Internet Shakespeare Editions


Jump to line
Help on texts

About this text

  • Title: Henry VI, Part 2 (Quarto 1, 1594)

  • Copyright Internet Shakespeare Editions. This text may be freely used for educational, non-proift purposes; for all other uses contact the Coordinating Editor.
    Author: William Shakespeare
    Not Peer Reviewed

    Henry VI, Part 2 (Quarto 1, 1594)

    2905Enter Iacke Cade at one doore, and at the other, maister Alexander
    2920 Eyden and his men, and Iack Cade lies downe picking of hearbes
    2920.1 and eating them.
    Eyden. Good Lord how pleasant is this country life,
    This litle land my father left me here,
    With my contented minde serues me as well,
    2924.1As all the pleasures in the Court can yeeld,
    2925Nor would I change this pleasure for the Court.
    Cade. Sounes, heres the Lord of the soyle, Stand villaine, thou
    wilt betraie mee to the King, and get a thousand crownes for my
    head, but ere thou goest, ile make thee eate yron like an Astridge,
    and swallow my sword like a great pinne.
    Eyden. Why sawcy companion, why should I betray thee?
    Ist not inough that thou hast broke my hedges,
    And enterd into my ground without the leaue of me the owner,
    2940But thou wilt braue me too.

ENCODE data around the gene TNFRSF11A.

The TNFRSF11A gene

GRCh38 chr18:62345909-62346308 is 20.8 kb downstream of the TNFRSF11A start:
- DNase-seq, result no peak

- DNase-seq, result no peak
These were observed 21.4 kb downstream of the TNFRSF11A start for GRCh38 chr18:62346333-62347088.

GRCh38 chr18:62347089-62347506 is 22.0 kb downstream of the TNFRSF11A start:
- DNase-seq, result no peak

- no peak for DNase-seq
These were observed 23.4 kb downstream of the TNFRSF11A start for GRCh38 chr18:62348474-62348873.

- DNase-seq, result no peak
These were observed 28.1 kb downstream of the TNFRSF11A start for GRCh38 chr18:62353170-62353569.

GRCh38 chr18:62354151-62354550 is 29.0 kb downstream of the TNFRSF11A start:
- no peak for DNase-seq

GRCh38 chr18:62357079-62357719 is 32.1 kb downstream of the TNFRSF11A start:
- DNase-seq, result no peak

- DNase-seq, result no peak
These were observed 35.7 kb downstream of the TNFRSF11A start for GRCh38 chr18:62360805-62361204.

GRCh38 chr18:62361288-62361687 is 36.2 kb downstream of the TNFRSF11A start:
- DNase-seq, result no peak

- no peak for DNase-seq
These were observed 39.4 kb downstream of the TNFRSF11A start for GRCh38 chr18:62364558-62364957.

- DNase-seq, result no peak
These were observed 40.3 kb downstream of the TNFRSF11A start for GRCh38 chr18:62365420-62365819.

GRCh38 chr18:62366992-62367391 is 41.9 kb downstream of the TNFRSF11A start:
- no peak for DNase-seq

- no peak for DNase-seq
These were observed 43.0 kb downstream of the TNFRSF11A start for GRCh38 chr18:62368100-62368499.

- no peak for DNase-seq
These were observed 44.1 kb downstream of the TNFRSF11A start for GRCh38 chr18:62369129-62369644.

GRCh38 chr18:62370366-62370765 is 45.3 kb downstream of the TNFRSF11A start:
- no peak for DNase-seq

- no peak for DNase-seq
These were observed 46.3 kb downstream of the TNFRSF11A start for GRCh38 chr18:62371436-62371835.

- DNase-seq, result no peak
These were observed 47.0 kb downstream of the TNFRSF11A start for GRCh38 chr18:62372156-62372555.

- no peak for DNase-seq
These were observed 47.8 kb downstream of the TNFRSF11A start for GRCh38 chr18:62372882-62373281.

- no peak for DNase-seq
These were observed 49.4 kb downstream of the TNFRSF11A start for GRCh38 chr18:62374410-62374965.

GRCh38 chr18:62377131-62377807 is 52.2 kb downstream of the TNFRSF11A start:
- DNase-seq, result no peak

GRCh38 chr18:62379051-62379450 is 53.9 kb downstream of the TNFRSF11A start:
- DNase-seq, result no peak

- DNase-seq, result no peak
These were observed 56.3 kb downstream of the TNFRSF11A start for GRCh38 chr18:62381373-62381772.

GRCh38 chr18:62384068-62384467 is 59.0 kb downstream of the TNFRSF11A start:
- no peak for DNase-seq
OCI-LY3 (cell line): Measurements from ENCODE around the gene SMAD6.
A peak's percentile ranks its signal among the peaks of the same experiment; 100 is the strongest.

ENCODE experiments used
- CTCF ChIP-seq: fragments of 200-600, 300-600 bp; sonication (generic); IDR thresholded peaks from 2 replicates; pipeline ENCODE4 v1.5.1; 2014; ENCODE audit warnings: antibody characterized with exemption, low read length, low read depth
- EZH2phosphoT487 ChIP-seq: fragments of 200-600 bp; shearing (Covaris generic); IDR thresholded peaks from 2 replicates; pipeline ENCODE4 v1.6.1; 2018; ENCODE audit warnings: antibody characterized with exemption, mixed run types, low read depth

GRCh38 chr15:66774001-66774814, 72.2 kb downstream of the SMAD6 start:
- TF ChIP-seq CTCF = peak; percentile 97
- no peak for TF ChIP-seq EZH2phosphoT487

Cade. Braue thee and beard thee too, by the best blood of the
    Realme, looke on me well, I haue eate no meate this fiue dayes, yet
    and I do not leaue thee and thy fiue men as dead as a doore nayle, I
    2945pray God I may neuer eate grasse more.
    Eyden. Nay, it neuer shall be saide whilst the world doth stand,
    that Alexander Eyden an Esquire of Kent, tooke oddes to combat
    with a famisht man, looke on me, my limmes are equall vnto thine,
    and euery way as big, then hand to hand, ile combat thee. Sirrha
    fetch me weopons, and stand you all aside.
    2960Cade. Now sword, if thou doest not hew this burly-bond churle
    into chines of beefe, I beseech God thou maist fal into some smiths
    hand, and be turnd to hobnailes.
    Eyden. Come on thy way. (They fight, and Cade fals downe.
    2965Cade. Oh villaine, thou hast slaine the floure of Kent for chiual-
    2965.1rie, but it is famine & not thee that has done it, for come ten thou-
    sand diuels, and giue me but the ten meales that I wanted this fiue
    daies, and ile fight with you all, and so a poxe rot thee, for Iacke
    2970Cade must die. (He dies.
    Eyden. Iack Cade, & was it that monstrous Rebell which I haue
    slaine. Oh sword ile honour thee for this, and in my chamber shalt
    thou hang as a monument to after age, for this great seruice thou
    2985hast done to me. Ile drag him hence, and with my sword cut off his
    head, and beare it to the King. Exet.
    The first part of the contention of the two famous